South Dakota

South Dakota is situated in the western north central of the United States. The state is bisected by the Missouri River, dividing the state into two socially and economically distinct halves, known to residents as "West River" and "East River".

South Dakota has a total land area of 199,730 km², making the state the 17th largest in the Union. South Dakota is bordered to the north by North Dakota; to the south by Nebraska; to the east by Iowa and Minnesota; and to the west by Wyoming and Montana. Shaped roughly like a rectangle with irregular borders on the E and SE, South Dakota extends about 610 km E-W and has a maximum N-S extension of 394 km.

The centrally located city of Pierre serves as the state capital, and Sioux Falls, with over 140,000 people, is one of the largest cities in the state.

South Dakota Land, United StatesThe Missouri River, the largest and longest river in the state, runs through the central part of South Dakota. To the east of the river lie low hills and lakes formed by glaciers.

Fertile farm country covers the area. To the west of the river the land consists of canyons and rolling plains. Other major South Dakota rivers include the Cheyenne, the James, the Big Sioux, and the White. South Dakota has many natural lakes, mostly occurring in the eastern part of the state.

Traditionally dominated by an agricultural economy and a rural lifestyle, South Dakota has recently required diversifying its economy in an effort to attract and retain residents. The state is still largely rural, while, with one of the lowest population densities in the United States.

The service industry is the largest economic contributor in South Dakota. This sector includes the retail, finance, and health care industries. Ellsworth Air Force Base, near Rapid City, is the second largest single employer in the state. Although other industries have expanded rapidly in recent decades, the five most valuable agricultural products in South Dakota are cattle, corn, soybeans, hogs, and wheat.

Agriculture related industries such as meat packing and ethanol production also have a considerable economic impact on the state. South Dakota is the sixth leading ethanol-producing state in the nation.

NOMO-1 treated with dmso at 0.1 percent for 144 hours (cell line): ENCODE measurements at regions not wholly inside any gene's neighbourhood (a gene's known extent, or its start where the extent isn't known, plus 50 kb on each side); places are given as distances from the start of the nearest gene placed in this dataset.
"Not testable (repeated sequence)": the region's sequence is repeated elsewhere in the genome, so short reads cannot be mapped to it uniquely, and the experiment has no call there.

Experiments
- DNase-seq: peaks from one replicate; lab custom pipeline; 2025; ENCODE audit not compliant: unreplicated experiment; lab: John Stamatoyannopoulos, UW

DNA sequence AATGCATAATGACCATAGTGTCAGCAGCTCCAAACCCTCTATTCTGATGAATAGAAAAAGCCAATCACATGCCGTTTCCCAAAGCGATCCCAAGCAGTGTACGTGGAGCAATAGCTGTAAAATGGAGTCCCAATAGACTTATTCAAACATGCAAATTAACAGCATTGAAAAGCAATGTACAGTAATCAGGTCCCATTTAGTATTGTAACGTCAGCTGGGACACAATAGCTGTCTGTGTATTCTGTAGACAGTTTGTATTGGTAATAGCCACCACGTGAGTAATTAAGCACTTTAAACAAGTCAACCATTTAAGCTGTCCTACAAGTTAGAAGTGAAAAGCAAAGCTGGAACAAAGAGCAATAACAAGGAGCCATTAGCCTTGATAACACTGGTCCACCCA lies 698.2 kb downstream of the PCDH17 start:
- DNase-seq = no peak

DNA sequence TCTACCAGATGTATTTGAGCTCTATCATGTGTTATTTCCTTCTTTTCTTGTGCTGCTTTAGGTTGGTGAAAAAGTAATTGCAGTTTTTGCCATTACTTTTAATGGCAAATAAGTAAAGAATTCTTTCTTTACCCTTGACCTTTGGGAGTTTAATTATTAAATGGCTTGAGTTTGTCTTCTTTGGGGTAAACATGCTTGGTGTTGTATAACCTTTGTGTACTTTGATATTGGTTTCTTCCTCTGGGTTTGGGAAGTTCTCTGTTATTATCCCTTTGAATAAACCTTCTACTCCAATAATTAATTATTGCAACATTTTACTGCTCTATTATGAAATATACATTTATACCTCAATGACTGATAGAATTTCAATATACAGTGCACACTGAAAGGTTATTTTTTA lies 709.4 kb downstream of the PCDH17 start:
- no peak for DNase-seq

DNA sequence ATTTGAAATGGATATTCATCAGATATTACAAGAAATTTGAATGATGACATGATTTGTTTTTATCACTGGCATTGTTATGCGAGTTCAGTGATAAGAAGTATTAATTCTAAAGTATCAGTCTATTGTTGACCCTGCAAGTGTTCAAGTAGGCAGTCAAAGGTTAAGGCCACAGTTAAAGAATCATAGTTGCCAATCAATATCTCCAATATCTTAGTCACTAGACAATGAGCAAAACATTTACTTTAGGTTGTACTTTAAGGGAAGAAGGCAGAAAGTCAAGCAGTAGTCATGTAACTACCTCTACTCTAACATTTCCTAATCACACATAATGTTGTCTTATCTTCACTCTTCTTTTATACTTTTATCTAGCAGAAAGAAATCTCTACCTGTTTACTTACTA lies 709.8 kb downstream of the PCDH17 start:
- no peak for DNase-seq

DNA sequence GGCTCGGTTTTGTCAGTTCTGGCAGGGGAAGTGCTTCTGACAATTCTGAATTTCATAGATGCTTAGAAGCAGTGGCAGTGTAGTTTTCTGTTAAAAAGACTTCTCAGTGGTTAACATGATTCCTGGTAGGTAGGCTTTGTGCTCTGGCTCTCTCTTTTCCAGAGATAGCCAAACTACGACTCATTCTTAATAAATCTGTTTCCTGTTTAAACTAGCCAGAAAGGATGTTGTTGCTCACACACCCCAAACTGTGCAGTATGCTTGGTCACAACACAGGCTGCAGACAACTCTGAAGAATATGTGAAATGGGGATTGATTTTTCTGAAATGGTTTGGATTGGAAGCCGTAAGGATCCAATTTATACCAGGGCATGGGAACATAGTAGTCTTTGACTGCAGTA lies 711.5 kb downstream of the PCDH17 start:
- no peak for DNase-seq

Another important sector in South Dakota's economy is tourism. Many people travel to view the attractions of the state, particularly those of the Black Hills region such as historic Deadwood, Mt. Rushmore, and the nearby state and national parks. One of the largest tourist events in the state is the annual Sturgis Motorcycle Rally.

South Dakota has a continental climate with four very distinct seasons ranging from typically very cold winters and hot summers. During the summers, the average high temperature throughout the state is close to 32 °C, although it often cools down to close to 16 °C at night.

Winters are cold with high temperatures in January averaging below freezing and low temperatures averaging below -12 °c in most of the state. Summers bring frequent thunderstorms which can be severe with high winds, thunder, and hail.

Average annual precipitation in South Dakota ranges from semi-arid in the northwestern part of the state around 381 mm to semi-humid around the southeast portion of the state around 635 mm, although a small area centered around Lead in the Black Hills has the highest precipitation at nearly 762 mm per year.

South Dakota Tourism offers many attractions and events located in South Dakota and throughout the Midwest. Exciting and international attractions such as Mount Rushmore, Crazy Horse Monument, natural beauty of the Black Hills, Custer State Park, Badlands National park, rich culture, history and diverse landscapes. logo
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